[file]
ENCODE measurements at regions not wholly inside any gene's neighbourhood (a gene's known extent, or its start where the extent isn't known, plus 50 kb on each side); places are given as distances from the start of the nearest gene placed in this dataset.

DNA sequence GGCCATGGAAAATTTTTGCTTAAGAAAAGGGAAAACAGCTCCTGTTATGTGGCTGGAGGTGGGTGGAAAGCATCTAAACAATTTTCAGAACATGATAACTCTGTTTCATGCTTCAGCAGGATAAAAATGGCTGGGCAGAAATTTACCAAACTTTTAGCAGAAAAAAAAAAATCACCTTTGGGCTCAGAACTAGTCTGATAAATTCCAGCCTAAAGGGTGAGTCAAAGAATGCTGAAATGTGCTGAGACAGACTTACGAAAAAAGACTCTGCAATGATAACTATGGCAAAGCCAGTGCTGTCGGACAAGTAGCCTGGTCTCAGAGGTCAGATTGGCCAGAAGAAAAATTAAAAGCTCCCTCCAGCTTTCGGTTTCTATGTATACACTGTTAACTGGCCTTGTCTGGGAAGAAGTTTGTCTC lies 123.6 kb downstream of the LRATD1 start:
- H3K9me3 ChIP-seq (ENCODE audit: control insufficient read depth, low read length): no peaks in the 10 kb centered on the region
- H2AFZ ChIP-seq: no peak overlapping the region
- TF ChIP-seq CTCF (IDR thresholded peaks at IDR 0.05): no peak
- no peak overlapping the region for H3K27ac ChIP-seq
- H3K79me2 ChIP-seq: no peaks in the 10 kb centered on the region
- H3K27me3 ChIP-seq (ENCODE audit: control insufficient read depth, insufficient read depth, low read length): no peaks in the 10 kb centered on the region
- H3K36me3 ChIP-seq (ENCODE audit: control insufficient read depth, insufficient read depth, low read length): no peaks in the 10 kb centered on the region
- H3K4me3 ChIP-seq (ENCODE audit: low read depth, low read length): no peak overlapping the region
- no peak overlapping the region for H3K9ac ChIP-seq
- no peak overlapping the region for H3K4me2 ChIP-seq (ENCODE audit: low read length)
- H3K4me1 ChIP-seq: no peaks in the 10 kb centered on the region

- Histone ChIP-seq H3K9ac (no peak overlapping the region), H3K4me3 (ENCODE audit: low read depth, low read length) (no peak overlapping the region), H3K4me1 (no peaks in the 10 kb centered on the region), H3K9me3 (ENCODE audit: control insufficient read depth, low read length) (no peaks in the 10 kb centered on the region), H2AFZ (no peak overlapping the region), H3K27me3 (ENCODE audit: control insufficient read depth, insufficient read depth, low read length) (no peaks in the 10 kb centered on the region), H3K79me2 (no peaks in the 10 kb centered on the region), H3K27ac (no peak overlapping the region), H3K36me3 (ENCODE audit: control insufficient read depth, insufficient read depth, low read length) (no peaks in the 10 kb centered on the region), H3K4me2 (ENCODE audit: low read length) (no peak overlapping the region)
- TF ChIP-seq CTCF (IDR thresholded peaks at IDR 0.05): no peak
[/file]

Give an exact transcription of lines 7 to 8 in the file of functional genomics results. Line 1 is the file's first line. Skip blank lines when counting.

- H3K79me2 ChIP-seq: no peaks in the 10 kb centered on the region
- H3K27me3 ChIP-seq (ENCODE audit: control insufficient read depth, insufficient read depth, low read length): no peaks in the 10 kb centered on the region